Seneca Nursing & Rehabilitation Center has received 17 citations for violations of public health code between 2016 and 2020, according to New York State Department of Health records accessed on August 28, 2020. The Waterloo nursing home’s citations resulted from a total of three surveys by state inspectors. The deficiencies they describe include the following:
1. The nursing home did not adequately supervise residents. Under Section 483.25 of the Federal Code, nursing homes must provide residents with adequate supervision to prevent accidents. A May 2018 citation found that Seneca Nursing & Rehabilitation Center did not ensure such. The citation states specifically that a resident managed to elope from the nursing home undetected. The resident in question had been assessed “at high risk for wandering,” according to the citation, and exited the facility through the front door with a visitor who did not know the resident. A Registered Nurse later checked the door and found “it did not latch tight and was easily opened.” According to the facility’s Maintenance Supervisor, “when this event happened, the door must have been opened only 10 inches or so, and the door closer did not have enough power to pull the door fully shut so that the magnet would engage.” A plan of correction undertaken by the facility included the testing of doors for proper closure and alarming.
2. An October 2017 citation also found Seneca Nursing & Rehabilitation Center fell short of its duty to prevent accidents. It specifically concerns “suction machines that were not readily assembled and ready for use on units with residents at risk for aspiration.” It goes on to state that according to a Registered Nurse, “there were many residents who were aspiration risks.” A plan of correction undertaken by the facility included a monthly audit of the suction machines.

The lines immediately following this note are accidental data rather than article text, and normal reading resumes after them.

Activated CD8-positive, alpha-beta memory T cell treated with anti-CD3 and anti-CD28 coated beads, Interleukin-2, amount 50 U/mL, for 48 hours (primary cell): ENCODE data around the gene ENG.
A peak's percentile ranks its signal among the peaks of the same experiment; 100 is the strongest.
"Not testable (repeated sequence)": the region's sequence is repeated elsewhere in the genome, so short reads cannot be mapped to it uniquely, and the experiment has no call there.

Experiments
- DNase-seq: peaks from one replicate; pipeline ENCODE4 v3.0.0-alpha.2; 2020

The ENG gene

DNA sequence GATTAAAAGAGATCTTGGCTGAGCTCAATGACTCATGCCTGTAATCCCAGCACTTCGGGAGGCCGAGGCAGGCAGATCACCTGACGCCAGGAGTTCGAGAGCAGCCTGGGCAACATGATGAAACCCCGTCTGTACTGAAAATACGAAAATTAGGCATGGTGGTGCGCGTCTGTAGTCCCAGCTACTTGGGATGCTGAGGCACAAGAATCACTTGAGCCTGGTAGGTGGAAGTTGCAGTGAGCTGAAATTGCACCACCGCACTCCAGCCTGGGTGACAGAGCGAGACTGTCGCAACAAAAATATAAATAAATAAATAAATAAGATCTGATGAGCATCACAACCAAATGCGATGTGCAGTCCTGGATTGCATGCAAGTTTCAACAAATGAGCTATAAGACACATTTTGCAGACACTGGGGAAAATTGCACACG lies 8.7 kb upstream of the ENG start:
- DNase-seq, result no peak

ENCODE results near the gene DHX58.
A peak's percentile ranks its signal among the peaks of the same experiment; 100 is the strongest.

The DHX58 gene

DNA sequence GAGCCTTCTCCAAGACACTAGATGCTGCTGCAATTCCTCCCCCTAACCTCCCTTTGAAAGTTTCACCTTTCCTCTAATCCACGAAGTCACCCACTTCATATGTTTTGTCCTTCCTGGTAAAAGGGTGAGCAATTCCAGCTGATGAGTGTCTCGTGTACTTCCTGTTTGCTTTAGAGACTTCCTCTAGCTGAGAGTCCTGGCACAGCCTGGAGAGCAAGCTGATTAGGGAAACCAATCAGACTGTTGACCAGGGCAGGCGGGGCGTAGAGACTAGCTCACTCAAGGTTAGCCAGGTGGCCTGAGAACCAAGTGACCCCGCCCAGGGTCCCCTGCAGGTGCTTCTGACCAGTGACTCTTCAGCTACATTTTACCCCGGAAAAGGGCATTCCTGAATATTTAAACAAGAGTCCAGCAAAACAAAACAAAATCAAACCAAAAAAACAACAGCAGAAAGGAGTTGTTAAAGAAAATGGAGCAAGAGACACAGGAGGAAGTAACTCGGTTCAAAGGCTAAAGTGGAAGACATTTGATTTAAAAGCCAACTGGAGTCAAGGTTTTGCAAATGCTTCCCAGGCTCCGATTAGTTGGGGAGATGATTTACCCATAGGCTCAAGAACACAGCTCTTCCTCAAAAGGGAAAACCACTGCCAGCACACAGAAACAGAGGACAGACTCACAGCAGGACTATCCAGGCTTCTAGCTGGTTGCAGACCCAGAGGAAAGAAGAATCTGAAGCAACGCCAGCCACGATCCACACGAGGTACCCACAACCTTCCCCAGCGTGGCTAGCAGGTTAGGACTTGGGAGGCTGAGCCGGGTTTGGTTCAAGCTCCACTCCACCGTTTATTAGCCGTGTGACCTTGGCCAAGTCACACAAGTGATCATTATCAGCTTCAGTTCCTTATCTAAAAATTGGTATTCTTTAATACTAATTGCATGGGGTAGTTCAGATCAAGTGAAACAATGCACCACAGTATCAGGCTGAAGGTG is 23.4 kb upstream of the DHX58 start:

3. The nursing home did not adequately prevent and control infection. Section 483.80 of the Federal Code states that nursing homes must create a sanitary and comfortable environment for residents via an infection control program that mitigates the spread of transmissible diseases and infections. An October 2017 citation found that Seneca Nursing & Rehabilitation Center failed to ensure such. The citation states specifically that the nursing home could not “provide evidence of a complete infection control program that investigates, controls, and prevents infections in the facility, and did not maintain a record of incidents and corrective actions related to the infections, and a wound care supply was placed on the floor during a treatment.” With respect to the latter point, the citation states a Licensed Practical Nurse placed a bottle of saline on the floor beside the resident while preparing clean dressing for the wound on their shin. In an interview, the nurse said “she should not have placed the bottle of normal saline on the floor,” a sentiment that was echoed by the facility’s Nurse Manager and Infection Control Nurse.
The attorneys at the Law Offices of Thomas L. Gallivan, PLLC work diligently to protect the rights of nursing home residents. Please contact us to discuss in the event you have a potential case involving neglect or abuse.